ADAPT: Developing a social network substance use prevention intervention for youth experiencing homelessness
Youth experiencing homelessness report elevated rates of substance-use; effective substance-use prevention programs are urgently needed to mitigate substance-use among this at-risk population. Social network influences (e.g., peer relationships) have been considered critical in establishing more protective substance use norms. However, translating evidence-based methods that utilize a peer-approach into sustainable programs has been difficult. No peer-based interventions designed specifically for youth and young adults who experience homelessness are currently listed in the SAMHSA Evidence Based Programs (EBP) registry, nor any that have been translated into routine practice for young people experiencing homelessness in the settings they frequent (e.g., shelters). This study involves engaging community constituents (i.e., homeless youth, drop-in center providers, and substance use prevention experts) in Denver to assist in the adaptation of an evidence-based intervention (EBI) developed for use with other populations to reduce substance use behaviors and make it applicable to youth who experience homelessness.
Homeless Youth Risk and Resilience Study: A Multisite Perspective
Principal Investigator (Multiple multisite PIs)
REALYST is a national collaborative of academic and community partners that uses research to inform innovative policies, programs and services aimed at ending homelessness and housing instability among young people. We believe that understanding youth homelessness helps communities create effective solutions for preventing it.
Digital Connections: Understanding Social Media Interactions among Youth who Experience Homelessness
The purpose of this study is to get a better understanding of how youth use Facebook, the topics they discuss and share, and how others respond to them. We also want to understand how these interactions influence youth's engagement in sexual risk behaviors, substance use, and experiences of victimization. We hope to use this information to develop social media interventions to help unstably housed youth avoid negative outcomes.
GUIDE: An Artificial Intelligence (AI) Algorithm Guided Social Network Based Intervention
There is a great desire both among academics and our community-based collaborators to utilize network-based prevention programs to reduce risk taking among homeless youth. This interest is driven by the relatively low cost of these programs, coupled with an understanding that such programs might engage homeless youth who are transient, hidden and distrustful of adults. This represents an exciting convergence around the desirability and probable acceptability of network-based prevention. What remains unclear is how and with whom to implement these programs. This study will utilize AI to guide the implementation of a peer-based prevention program for youth who experience homelessness.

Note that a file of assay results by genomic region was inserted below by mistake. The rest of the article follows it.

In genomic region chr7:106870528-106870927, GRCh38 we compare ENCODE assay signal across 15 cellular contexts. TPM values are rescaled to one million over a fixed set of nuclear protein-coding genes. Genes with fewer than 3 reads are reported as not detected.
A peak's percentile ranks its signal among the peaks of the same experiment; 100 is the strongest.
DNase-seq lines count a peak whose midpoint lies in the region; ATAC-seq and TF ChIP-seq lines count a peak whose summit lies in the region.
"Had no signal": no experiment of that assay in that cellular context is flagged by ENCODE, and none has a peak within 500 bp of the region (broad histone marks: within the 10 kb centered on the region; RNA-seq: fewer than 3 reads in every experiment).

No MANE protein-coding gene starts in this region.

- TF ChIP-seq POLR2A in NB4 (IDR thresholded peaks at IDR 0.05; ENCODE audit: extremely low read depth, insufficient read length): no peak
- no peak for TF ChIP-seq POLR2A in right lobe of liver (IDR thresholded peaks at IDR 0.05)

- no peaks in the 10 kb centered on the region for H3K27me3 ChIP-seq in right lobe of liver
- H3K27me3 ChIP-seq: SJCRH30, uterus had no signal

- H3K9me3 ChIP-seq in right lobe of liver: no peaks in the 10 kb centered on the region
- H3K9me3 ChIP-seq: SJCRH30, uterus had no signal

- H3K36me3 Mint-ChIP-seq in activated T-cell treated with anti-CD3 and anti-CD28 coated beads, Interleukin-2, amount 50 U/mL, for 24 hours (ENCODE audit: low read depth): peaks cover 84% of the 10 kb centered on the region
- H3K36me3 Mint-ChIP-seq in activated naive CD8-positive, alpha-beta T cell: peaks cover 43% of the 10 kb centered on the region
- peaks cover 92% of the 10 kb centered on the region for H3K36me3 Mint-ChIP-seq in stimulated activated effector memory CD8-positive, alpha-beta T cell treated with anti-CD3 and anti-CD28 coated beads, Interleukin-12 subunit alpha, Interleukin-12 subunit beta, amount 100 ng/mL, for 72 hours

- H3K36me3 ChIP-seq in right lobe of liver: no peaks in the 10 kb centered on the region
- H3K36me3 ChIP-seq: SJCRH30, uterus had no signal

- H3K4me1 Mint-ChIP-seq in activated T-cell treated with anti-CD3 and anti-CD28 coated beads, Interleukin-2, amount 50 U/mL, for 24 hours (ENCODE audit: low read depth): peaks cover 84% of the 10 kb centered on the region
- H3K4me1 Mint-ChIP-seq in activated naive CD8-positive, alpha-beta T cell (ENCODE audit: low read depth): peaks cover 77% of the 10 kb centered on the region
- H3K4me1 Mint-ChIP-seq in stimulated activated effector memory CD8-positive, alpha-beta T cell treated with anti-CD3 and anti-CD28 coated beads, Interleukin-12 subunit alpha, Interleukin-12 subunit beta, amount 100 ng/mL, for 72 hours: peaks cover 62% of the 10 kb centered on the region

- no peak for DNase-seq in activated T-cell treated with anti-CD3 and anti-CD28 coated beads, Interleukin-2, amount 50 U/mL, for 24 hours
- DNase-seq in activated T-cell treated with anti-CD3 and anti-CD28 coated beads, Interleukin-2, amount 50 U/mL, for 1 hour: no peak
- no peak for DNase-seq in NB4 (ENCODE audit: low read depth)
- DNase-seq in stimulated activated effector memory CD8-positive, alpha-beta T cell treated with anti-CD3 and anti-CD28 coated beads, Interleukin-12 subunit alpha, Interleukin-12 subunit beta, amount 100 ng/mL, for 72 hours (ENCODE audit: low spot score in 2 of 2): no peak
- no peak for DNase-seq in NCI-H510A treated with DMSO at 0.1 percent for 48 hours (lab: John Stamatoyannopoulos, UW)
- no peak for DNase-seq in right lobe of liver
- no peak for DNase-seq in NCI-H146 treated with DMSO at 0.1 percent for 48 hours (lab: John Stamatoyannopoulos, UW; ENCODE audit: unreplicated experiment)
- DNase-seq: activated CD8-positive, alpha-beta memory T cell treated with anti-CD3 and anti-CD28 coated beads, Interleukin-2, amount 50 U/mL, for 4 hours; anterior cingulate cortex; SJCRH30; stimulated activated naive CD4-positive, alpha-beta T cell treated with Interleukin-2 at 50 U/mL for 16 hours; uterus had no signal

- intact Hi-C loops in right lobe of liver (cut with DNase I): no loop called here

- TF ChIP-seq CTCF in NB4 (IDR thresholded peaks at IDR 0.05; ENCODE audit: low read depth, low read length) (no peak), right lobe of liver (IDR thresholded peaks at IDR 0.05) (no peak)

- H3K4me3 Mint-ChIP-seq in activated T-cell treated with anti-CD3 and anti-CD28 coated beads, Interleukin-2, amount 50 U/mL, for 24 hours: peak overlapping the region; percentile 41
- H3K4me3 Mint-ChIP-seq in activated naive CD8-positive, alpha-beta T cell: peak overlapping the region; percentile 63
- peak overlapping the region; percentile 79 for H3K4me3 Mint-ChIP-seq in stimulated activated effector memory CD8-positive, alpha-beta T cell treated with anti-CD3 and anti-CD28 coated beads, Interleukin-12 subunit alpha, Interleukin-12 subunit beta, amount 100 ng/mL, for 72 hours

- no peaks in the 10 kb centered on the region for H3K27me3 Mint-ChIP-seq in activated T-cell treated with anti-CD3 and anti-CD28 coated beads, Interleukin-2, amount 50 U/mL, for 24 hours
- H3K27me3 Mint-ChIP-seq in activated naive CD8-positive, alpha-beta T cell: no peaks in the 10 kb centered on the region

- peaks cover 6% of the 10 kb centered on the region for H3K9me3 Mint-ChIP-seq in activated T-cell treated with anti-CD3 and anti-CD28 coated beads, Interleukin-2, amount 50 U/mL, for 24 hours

Asking for Change: A Photovoice Study with Homeless Youth
This study will use an innovative visual technique known as “Photovoice” to study the process of youth engagement, trust development, and coalition building while at the same time identifying the issues that homeless youth find most pressing in their lives. Thus, this project will inform future intervention research by identifying areas of need and understanding how to engage youth around those areas. However, the project is even more innovative for its social justice implications. In empowering youth through providing them leadership opportunities and a voice to share their perspectives, the project will result in social action to address a significant problem of youths’ choosing.
Social Network Norms and HIV Risk among Homeless Youth in Los Angeles, California
Dissertation Title: “Social Network Norms and HIV Risk Behaviors among Homeless Youth”
This study used a sociometric approach using whole network data to examine norms among homeless youth in Los Angeles, California. The main objective of this study was to assess quantitatively the association between perceived social network norms, social network characteristics, and HIV risk behaviors among homeless youth. The study will lead to new directions in HIV prevention interventions, specifically what network-level interventions could be adapted in the context of the homeless youth population, and examining the feasibility of online technology as a potential mechanism through which network interventions can be delivered.